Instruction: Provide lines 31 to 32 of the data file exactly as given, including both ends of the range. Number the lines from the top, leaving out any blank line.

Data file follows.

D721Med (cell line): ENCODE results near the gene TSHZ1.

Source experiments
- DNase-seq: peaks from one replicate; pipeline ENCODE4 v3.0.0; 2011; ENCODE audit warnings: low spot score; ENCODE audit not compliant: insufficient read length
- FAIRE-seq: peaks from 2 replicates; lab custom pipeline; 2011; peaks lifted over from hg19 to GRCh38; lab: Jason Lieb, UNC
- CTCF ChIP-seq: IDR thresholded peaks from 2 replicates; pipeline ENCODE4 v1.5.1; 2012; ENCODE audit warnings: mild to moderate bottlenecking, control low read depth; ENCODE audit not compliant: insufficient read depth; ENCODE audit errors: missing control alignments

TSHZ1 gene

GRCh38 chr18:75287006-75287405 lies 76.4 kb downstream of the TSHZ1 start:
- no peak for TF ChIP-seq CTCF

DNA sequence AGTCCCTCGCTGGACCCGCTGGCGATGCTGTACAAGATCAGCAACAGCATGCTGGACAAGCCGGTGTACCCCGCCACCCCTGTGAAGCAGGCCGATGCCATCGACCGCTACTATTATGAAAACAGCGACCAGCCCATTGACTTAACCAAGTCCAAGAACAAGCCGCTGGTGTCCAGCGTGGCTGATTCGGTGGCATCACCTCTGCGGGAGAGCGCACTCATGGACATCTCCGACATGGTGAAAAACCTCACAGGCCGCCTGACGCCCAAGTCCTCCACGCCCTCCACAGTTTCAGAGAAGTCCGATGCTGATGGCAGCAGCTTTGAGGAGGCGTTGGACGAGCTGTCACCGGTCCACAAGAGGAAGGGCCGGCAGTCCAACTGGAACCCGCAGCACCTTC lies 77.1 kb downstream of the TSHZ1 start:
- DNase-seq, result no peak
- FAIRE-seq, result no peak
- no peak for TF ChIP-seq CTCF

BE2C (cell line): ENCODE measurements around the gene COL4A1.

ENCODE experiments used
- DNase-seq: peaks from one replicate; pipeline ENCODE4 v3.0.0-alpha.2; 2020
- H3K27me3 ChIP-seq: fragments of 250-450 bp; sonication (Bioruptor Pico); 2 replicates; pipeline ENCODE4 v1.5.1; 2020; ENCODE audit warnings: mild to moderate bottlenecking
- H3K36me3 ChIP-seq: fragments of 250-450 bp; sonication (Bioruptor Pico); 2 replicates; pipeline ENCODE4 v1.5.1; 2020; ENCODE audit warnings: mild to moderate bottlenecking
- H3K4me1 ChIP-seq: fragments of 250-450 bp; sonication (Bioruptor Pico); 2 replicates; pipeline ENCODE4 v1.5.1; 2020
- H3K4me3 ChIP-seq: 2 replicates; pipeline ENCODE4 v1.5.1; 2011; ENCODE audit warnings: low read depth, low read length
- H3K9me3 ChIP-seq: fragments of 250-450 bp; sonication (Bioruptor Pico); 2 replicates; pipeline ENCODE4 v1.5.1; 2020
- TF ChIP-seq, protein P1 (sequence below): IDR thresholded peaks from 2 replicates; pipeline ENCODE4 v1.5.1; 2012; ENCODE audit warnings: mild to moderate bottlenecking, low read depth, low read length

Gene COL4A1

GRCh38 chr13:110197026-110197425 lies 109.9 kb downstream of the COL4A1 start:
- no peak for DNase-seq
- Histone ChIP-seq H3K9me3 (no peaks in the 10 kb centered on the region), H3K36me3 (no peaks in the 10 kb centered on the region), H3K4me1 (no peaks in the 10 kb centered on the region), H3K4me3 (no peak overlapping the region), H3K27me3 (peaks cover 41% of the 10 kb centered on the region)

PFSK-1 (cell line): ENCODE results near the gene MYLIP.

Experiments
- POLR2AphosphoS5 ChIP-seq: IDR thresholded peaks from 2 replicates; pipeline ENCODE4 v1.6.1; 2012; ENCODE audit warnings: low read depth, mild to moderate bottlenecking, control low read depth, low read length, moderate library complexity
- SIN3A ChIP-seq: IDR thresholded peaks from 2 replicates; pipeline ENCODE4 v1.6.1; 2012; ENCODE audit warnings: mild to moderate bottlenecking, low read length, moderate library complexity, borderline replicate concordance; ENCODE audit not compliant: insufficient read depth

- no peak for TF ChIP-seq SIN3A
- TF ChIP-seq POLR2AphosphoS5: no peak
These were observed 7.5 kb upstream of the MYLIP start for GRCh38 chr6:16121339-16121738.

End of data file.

- TF ChIP-seq POLR2AphosphoS5: no peak
These were observed 7.5 kb upstream of the MYLIP start for GRCh38 chr6:16121339-16121738.